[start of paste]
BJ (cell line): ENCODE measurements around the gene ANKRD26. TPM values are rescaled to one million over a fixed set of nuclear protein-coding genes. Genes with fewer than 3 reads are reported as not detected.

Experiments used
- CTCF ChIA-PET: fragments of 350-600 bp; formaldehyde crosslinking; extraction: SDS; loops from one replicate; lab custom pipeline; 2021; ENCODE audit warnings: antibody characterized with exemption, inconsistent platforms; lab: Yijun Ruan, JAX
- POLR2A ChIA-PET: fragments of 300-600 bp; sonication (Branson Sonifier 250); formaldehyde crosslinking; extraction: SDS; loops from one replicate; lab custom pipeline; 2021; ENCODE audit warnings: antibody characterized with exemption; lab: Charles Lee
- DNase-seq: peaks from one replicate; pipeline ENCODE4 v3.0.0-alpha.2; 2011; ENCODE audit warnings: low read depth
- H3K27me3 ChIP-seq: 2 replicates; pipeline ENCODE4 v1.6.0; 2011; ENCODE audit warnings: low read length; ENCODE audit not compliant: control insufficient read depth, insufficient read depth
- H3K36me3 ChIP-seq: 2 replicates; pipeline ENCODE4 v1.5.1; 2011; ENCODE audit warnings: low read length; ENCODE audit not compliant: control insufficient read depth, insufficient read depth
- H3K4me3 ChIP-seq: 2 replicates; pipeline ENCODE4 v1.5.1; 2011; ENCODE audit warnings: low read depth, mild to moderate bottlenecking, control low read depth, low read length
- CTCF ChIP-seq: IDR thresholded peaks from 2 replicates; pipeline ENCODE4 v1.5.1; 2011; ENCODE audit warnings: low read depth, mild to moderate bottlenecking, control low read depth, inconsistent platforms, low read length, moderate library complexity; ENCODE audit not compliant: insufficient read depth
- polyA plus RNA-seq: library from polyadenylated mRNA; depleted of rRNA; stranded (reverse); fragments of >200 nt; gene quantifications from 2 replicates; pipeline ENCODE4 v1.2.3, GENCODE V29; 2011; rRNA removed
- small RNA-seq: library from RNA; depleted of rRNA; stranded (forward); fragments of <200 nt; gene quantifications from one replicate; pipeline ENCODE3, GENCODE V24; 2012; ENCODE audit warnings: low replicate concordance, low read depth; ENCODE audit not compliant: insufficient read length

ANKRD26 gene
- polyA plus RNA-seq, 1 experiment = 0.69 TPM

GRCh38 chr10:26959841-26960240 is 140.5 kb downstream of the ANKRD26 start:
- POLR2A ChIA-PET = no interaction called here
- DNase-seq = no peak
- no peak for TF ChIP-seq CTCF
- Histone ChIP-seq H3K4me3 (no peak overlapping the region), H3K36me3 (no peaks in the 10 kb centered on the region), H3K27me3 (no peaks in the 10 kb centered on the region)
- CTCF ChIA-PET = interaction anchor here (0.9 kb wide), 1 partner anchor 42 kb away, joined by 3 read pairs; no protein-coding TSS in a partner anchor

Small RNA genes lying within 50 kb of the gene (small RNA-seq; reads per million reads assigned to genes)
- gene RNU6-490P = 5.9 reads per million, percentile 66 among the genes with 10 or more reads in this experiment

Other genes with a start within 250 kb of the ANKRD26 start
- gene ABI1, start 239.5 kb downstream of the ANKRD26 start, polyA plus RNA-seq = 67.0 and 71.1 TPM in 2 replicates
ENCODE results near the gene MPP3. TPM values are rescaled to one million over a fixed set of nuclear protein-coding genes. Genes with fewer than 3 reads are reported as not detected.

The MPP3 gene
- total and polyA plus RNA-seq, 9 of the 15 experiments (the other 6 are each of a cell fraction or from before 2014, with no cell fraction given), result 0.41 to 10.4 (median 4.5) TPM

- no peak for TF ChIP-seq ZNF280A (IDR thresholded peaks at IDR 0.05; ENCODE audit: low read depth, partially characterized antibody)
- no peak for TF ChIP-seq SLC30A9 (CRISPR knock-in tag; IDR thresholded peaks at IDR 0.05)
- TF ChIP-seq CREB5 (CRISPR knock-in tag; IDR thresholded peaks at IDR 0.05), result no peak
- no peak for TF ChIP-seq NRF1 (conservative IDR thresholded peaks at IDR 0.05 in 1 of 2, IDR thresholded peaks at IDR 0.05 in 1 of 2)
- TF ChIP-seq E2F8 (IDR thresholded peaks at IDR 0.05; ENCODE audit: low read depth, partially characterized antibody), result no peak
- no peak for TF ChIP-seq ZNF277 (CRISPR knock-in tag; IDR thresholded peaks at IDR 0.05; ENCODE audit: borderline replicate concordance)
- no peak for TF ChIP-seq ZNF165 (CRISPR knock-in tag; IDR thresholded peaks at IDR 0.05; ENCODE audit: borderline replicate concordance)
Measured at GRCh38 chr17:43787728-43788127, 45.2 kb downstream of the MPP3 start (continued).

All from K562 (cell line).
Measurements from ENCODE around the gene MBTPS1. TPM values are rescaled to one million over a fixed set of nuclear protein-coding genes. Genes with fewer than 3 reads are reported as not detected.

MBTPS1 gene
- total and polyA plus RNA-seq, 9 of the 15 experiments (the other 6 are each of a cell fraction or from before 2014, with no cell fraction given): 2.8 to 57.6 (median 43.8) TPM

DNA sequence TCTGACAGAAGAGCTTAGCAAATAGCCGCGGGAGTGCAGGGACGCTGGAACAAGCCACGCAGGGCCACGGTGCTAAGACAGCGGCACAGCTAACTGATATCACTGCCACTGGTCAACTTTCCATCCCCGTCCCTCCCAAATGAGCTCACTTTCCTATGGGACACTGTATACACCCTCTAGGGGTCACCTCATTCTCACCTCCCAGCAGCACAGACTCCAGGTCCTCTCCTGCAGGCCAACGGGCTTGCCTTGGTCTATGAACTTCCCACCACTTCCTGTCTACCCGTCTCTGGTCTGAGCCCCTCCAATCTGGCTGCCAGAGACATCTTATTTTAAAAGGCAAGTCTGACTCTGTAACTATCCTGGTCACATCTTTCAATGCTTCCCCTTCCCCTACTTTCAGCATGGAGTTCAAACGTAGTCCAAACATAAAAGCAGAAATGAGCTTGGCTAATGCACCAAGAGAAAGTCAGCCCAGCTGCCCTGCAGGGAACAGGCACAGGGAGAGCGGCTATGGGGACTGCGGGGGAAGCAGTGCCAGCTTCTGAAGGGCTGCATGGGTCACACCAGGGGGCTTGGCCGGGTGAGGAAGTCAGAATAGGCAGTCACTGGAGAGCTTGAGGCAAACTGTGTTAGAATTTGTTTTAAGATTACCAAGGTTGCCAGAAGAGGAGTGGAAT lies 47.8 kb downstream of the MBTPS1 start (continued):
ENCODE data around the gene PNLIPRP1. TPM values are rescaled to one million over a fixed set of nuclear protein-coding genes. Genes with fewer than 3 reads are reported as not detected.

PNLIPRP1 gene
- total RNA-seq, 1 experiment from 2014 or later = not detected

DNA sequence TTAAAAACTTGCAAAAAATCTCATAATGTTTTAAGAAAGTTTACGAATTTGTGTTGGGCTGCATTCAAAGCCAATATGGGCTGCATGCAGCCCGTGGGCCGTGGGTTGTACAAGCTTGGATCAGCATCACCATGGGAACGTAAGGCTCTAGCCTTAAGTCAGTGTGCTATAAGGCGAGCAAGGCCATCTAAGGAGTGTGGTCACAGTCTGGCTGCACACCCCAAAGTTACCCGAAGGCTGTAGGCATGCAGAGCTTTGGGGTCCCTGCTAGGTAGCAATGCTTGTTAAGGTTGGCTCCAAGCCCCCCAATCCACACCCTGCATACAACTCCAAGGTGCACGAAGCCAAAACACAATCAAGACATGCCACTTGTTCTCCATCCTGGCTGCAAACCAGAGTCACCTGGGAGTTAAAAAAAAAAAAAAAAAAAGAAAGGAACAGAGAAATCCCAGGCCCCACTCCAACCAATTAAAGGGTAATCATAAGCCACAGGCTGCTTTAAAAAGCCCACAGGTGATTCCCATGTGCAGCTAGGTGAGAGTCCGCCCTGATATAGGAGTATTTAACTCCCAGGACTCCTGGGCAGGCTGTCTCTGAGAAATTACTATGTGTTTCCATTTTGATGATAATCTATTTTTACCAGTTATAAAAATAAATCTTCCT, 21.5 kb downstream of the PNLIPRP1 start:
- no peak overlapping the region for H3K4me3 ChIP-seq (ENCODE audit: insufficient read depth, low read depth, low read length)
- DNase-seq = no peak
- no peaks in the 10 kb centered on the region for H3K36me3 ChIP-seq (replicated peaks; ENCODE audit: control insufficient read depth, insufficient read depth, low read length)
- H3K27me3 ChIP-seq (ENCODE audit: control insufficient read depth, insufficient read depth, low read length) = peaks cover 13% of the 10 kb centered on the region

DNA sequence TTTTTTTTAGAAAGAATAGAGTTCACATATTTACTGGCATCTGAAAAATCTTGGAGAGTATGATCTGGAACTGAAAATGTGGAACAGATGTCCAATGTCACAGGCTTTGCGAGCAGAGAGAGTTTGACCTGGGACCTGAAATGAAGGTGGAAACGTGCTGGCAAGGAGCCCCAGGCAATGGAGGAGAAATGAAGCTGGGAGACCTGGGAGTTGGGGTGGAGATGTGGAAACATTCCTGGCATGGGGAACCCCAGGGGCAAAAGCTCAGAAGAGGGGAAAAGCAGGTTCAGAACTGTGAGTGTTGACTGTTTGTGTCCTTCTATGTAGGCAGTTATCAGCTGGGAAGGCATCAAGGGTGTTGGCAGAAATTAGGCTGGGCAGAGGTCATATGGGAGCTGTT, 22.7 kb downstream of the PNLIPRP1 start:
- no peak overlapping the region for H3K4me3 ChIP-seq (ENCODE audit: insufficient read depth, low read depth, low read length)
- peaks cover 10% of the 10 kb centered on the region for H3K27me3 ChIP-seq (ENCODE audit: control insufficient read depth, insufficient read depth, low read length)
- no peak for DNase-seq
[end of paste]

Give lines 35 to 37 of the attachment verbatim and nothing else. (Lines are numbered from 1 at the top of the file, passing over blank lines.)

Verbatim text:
All from K562 (cell line).
Measurements from ENCODE around the gene MBTPS1. TPM values are rescaled to one million over a fixed set of nuclear protein-coding genes. Genes with fewer than 3 reads are reported as not detected.

MBTPS1 gene